As the health benefits of parks have been brought to the fore this past year, it has opened necessary conversations about inequities in access to parks and the benefits they can offer.
The impacts parks can have on our health are extensive—spanning both chronic and infectious diseases, and preventative and restorative benefits. For our physical health, parks can help to address cardiovascular disease, diabetes, cancer, and even reduce mortality. Parks can boost mental health, too, by helping to alleviate depression and anxiety, reduce stress, improve memory, attention and cognition, and more.
But when it comes to realizing these benefits, not all parks are created equal. Simply having a park within walking distance does not guarantee a person or community will be healthier. Research shows that the quality of natural spaces, function of amenities, and even the shape of parks can influence health outcomes.
Expanding our understanding of the factors that shape the health impact of parks can help us move toward a holistic approach to planning parks for public health that ensures their many benefits reach all communities.
In our survey of nearly 3,500 Canadians, only 9% cited a lack of parks nearby as a barrier to park use. Instead, the top three barriers identified were a lack of amenities (37%), a lack of plantings and natural spaces (31%), and inadequate maintenance (22%).
These results highlight that proximity is only one part of what makes parks usable—yet many cities rely on distance or area-based metrics to measure and set targets for access to parks.
One approach that deepens the criteria for evaluating park access is Vancouver’s Restorative Natural Area Index . A proposed tool for mapping green spaces based on their ability to deliver restorative well-being benefits, the index quantifies the quality of parks through the lens of mental health.
Developed by Jo Fitzgibbons in partnership with Park Board staff, the tool includes a scoring system for evaluating the restorative function of spaces: points are added for features that support “soft fascination” (defined as “tranquil moments of passive, curious attention”) like meadows and pollinator gardens, and deducted for built infrastructure like washrooms and picnic tables.
Through the public engagement process that informed the Restorative Natural Area Index, listening to the types of natural experiences Vancouverites seek out revealed a tension between perceptions of “nature” and “access”, said Katherine Howard, formerly with the Vancouver Park Board. While some might envision nature as a muddy trail through a forest, Howard noted, people with limited mobility might need paved pathways to be able to enter parks at all.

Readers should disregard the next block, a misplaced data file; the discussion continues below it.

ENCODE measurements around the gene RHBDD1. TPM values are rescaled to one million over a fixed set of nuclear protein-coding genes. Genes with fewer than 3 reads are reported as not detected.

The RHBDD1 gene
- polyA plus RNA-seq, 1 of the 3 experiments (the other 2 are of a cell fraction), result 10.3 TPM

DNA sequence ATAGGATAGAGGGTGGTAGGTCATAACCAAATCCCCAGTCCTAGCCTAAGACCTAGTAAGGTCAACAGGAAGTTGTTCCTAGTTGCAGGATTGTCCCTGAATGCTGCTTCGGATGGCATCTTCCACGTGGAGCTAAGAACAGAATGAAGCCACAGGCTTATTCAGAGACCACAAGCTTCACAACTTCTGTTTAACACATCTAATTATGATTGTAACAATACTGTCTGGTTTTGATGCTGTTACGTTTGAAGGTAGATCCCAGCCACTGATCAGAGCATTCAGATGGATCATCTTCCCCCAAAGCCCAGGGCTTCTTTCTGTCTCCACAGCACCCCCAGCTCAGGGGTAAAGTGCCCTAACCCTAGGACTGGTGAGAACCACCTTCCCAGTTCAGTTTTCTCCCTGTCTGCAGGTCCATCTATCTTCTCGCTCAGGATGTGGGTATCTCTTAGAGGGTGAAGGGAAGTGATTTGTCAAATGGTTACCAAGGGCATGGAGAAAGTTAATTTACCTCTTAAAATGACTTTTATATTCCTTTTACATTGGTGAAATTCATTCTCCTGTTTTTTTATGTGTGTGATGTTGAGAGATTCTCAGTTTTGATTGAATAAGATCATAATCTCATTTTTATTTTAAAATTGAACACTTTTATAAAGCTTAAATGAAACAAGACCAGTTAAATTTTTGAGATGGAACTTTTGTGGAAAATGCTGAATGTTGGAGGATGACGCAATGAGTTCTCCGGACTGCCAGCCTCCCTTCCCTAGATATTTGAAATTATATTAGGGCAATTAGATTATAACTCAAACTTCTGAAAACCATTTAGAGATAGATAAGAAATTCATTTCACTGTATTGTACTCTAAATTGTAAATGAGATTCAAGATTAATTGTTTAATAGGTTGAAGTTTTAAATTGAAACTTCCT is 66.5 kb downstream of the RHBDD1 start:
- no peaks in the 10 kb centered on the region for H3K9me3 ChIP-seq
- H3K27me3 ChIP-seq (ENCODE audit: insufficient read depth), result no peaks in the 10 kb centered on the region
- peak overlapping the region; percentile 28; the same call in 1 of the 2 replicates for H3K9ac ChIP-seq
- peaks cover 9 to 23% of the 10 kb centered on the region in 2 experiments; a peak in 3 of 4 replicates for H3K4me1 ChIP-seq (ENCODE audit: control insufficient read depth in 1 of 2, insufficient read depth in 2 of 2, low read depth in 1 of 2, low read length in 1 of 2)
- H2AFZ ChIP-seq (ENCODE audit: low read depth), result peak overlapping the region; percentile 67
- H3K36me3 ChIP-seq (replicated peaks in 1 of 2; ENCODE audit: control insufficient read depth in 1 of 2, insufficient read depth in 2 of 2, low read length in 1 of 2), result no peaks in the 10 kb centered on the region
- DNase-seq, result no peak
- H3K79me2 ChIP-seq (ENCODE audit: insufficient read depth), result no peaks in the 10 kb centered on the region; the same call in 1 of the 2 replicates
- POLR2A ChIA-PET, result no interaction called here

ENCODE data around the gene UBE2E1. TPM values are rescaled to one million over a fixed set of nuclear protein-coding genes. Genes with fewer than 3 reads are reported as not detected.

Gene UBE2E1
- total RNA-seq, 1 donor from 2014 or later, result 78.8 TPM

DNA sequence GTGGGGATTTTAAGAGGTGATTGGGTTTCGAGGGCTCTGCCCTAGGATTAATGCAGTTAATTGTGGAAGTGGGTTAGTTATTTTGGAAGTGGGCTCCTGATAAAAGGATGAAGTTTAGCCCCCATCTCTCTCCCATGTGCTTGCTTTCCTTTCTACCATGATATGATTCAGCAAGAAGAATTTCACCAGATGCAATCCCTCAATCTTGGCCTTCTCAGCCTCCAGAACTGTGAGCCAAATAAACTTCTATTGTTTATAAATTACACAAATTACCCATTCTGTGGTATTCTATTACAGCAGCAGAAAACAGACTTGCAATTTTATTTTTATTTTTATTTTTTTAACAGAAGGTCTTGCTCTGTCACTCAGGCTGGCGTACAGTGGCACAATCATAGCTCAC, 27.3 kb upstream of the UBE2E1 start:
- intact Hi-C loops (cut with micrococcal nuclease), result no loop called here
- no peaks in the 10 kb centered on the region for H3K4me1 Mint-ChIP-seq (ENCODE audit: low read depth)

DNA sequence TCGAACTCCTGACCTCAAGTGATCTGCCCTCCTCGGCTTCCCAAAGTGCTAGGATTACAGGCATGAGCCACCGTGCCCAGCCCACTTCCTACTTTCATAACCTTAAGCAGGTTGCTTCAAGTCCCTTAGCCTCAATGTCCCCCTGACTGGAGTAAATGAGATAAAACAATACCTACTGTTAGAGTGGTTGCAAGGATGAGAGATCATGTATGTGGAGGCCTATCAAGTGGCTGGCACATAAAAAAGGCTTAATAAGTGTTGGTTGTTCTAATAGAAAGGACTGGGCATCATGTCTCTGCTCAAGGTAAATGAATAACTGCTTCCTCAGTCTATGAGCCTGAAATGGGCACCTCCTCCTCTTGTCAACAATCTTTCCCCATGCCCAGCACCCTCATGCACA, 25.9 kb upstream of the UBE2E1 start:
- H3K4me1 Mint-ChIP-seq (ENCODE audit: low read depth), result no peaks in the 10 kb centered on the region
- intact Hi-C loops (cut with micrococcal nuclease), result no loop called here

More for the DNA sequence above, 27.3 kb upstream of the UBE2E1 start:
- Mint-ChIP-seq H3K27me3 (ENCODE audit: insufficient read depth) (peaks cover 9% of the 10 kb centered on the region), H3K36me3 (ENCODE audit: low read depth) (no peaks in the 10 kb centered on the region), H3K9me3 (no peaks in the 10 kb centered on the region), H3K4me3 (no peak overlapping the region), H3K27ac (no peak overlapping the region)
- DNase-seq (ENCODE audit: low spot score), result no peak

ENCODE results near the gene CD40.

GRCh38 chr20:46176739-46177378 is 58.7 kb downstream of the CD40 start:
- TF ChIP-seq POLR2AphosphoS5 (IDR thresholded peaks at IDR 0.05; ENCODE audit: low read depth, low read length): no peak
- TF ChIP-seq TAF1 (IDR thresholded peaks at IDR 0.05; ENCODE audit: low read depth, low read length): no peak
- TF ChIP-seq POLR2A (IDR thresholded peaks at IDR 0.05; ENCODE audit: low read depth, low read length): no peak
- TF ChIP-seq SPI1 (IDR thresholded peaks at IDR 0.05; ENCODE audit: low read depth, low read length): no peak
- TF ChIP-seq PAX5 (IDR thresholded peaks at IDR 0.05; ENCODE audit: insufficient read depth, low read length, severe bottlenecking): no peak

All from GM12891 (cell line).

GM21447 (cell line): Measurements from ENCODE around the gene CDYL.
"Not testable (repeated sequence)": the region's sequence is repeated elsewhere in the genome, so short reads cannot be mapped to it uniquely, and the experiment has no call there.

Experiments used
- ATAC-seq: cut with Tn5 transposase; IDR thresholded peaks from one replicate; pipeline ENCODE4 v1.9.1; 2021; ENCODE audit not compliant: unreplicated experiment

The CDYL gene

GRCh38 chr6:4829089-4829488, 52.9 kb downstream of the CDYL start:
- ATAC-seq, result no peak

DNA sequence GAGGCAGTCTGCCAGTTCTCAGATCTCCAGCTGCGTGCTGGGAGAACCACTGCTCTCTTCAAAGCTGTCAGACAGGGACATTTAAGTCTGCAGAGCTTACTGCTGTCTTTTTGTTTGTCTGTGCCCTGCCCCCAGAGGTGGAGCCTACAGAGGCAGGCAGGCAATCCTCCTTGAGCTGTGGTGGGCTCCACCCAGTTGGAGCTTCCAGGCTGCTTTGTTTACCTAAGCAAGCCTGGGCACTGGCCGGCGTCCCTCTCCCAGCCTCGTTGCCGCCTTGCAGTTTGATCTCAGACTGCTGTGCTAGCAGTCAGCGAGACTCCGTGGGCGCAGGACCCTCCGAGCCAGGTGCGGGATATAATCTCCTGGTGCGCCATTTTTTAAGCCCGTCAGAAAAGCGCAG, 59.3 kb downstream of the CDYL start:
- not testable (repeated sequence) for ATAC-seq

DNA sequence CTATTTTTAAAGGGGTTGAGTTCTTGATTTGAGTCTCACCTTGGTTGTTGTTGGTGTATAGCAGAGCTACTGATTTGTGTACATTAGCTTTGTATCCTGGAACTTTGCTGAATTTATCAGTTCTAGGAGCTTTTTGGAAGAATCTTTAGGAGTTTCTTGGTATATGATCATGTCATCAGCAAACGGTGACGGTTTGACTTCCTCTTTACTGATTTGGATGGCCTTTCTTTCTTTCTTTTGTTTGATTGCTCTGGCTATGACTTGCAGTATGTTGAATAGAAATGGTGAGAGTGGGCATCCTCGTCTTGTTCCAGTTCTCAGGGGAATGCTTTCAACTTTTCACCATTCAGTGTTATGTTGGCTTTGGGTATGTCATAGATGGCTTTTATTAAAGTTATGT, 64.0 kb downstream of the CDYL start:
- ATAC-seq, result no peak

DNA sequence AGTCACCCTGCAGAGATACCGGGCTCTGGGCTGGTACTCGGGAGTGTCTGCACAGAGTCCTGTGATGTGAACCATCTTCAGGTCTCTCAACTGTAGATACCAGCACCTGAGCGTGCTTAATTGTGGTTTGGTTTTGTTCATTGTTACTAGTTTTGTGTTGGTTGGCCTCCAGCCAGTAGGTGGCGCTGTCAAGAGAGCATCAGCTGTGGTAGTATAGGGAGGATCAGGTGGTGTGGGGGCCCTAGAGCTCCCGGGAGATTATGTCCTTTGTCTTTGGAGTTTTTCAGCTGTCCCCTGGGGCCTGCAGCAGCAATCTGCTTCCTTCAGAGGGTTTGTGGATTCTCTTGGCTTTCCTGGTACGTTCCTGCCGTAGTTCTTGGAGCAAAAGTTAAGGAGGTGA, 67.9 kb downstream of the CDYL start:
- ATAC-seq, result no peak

It’s all about balance, said Howard, noting that amenities that increase access—like washrooms, drinking fountains, and paved paths—are important in all parks, even when trying to keep the space natural.
Dr. Melissa Lem, director of the BC Parks Foundation’s park prescriptions program agreed, pointing out that while built features like picnic tables might be seen by some to detract from the “natural environment” of the space, having these amenities in place might be the only way some people are able to use parks. For example, families from cultural backgrounds where food-sharing is an important part of park use.
Research confirms that there is “no trade-off” between nature and amenities when it comes to the restorative benefits of parks, but rather “higher quality parks have a function for both amenity and biodiversity.”
Several other municipalities have incorporated tools for balancing the human-nature continuum.
Halifax’s Green Network Plan features a “parks spectrum”, with a “people focus” on one end and a “nature focus” at the other, while Saskatoon’s Green Strategy takes a holistic look at how “natural”, “enhanced,” and “engineered” assets combine to form the city’s green infrastructure network. These examples highlight growing recognition that simply setting area or distance-based targets for parks, as many cities do through their parkland provision goals, is not enough on its own.
Dr. Melissa Lem of the BC Parks Foundation pointed out that conversations about the health benefits of parks are often human-centric, neglecting the importance of broader planetary health for humans and non-humans alike. “I think we have to get away from the idea that humans are existing in a silo—we are extremely dependent on the air we breathe, the water we drink, the wild spaces we interact with for our health,” she said, “the two are inextricably linked.”
Research from our 2020 Canadian City Parks Report, for example, explored how biodiversity boosts mental health. In a pandemic context, a recent study found that urban vegetation helps slow the spread of COVID-19, with a 1% increase in vegetation associated with a 2.6% decrease in cumulative COVID-19 cases, highlighting how human and environmental health go hand-in-hand.